The Punk Rock World mourns the passing of Monk Rock
May 6, 2020 by John Gilhooley

He was born Mark Wilson. He was known in the Orange County Music scene in the early 1980’s as Monk Rock and early manager for Social Distortion.

Monk was beloved by his family, friends and anyone in the punk community that got to meet him. The stories of good times with Monk are many and usually involve some crazy antics.

Monk back in the day with Dennis Danell

The early days of Social Distortion

I reached out to his friends to hear from them in their own words their memories of their life and crazy times with Monk Rock.
Gordon Cox | Singer from The Detours

There will be many Monk stories themed with hilarious escapades , of which I have my share,but the moments that stand out are ones that are in contrast to the craziness of those early days. We often compared notes on the common auto maintenance issues we experienced with our 1960’s Volvo 544’s. When the Detours began an exceptionally long hiatus, Monk offered encouragement saying “you’ve got unfinished business there. It’ll come back
When asked to manage the Adolescents, Gordon said “I turned to Monk for advice and perspective as to what I was in for. A little older and wiser, the generosity of his time and experience will be what I’ll always be grateful for.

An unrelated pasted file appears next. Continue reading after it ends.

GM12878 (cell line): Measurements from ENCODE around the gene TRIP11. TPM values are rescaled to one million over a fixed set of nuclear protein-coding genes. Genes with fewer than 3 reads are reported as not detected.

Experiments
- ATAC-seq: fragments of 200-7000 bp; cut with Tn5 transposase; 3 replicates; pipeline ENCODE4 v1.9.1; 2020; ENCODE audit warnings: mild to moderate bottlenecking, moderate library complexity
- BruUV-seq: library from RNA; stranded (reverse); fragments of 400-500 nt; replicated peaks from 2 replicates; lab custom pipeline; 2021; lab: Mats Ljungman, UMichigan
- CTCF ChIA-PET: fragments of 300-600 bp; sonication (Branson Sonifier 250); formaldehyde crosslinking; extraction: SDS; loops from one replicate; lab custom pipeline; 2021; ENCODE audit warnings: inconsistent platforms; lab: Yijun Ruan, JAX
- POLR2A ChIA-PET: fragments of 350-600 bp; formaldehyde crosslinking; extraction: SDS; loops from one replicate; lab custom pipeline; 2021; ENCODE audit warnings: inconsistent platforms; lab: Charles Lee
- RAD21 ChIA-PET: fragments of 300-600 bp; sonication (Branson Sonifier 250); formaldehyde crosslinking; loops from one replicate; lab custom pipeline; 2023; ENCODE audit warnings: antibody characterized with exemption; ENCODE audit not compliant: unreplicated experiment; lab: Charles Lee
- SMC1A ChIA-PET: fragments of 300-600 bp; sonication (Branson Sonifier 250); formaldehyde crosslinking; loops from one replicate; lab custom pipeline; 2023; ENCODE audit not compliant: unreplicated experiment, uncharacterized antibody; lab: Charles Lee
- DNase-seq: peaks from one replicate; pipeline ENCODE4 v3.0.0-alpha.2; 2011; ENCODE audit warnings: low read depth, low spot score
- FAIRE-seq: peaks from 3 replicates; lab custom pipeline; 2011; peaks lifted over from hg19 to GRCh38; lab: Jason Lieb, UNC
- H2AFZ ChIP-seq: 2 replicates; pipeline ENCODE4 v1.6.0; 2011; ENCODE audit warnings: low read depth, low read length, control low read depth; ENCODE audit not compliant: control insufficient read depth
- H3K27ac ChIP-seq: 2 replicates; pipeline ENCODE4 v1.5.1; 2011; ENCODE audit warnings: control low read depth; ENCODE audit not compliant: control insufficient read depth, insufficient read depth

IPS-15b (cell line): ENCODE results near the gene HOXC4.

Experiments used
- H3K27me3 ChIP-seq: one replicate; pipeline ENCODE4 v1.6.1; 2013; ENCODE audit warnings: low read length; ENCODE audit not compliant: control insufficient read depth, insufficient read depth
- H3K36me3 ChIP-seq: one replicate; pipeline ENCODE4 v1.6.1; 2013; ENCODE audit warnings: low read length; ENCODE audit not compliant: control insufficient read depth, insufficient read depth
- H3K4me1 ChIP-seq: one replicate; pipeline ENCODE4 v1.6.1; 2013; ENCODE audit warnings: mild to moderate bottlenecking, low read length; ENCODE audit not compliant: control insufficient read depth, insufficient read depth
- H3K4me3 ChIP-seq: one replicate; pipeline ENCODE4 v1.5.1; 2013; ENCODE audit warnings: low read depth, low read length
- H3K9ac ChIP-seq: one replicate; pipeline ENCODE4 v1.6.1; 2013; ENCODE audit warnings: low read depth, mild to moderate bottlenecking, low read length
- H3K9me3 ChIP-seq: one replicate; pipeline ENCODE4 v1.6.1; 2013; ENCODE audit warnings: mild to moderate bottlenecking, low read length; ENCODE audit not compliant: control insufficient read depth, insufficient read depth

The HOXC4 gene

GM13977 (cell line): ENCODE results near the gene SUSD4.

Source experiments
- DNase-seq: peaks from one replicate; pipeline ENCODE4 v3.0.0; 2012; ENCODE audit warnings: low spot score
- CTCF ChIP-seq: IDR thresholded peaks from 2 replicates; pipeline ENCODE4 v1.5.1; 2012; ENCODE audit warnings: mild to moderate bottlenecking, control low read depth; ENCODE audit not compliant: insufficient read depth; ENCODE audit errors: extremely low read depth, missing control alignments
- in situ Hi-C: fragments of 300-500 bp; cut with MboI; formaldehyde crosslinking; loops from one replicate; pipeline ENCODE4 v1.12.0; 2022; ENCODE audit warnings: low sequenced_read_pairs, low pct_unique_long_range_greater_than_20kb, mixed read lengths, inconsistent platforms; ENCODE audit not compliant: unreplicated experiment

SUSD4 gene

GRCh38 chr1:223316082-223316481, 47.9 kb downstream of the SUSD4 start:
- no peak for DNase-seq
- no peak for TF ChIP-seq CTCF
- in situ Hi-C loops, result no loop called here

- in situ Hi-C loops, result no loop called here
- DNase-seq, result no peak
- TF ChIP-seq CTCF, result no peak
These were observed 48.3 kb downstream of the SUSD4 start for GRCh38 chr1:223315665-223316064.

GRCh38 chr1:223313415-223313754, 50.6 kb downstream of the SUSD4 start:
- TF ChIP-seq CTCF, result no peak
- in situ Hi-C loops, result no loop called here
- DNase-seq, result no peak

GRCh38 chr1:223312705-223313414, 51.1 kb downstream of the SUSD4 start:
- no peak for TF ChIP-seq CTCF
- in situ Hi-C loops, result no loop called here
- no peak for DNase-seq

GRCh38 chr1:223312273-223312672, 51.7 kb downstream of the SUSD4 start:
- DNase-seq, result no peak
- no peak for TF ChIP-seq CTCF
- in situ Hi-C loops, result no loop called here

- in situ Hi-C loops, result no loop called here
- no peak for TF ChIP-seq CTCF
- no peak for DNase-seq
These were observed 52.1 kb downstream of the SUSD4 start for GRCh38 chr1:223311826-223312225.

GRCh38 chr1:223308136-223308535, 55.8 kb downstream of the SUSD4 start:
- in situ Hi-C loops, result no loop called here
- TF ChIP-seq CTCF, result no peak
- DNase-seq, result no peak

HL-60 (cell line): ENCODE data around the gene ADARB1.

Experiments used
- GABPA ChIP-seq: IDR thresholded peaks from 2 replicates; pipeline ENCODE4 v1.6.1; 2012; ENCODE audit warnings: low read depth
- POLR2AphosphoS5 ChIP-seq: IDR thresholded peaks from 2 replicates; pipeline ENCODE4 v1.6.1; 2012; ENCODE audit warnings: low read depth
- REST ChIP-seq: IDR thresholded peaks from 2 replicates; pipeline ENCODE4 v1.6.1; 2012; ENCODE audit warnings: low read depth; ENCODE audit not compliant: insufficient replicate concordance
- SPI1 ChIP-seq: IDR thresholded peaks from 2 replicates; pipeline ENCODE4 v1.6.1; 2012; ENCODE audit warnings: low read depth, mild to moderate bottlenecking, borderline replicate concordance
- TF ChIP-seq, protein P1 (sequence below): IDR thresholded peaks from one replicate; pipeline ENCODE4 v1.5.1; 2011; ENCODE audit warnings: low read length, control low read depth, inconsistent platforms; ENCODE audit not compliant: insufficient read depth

Derek O’Brien | Drummer Social Distortion (early 80’s )

One of the many Monk stories out of the very few I can repeat sums up Monk’s “tell it like it is “personality pretty well. For the “Another State Of Mind” Tour, Monk had pimped a school bus into a Punk Rock Tour vehicle to include 2 bands and 4 crew members along with 2 bands worth of equipment. The first of many times the bus broke down was before we made it to San Francisco. We were out on the Golden Gate Bridge along side the traffic pushing the bus across the bridge much to the horror of passers by and the security at the toll booth. We pushed up to the toll booth, jumped in the bus and watched the security guard shaking and with mouth agape just staring at us. Monk (in the driver’s seat) saw the sign with toll fees for cars and buses. He simply looked back at the security guard, pointed to the sign and said “Buss“.

Roger Ramjet | Social Distortion Crew

If anything was going on in the 80’s shows parties anything for a lot of us it started and ended at Monks house. He was always down for anything. I was very sorry to hear of his passing. Great memories with all the Social Distortion crew and all the Fullerton bands that matter. Rest easy Monk.”

Monk with one of his other loves, his Bikes

John O’Donovan | Former Adolescents Guitarist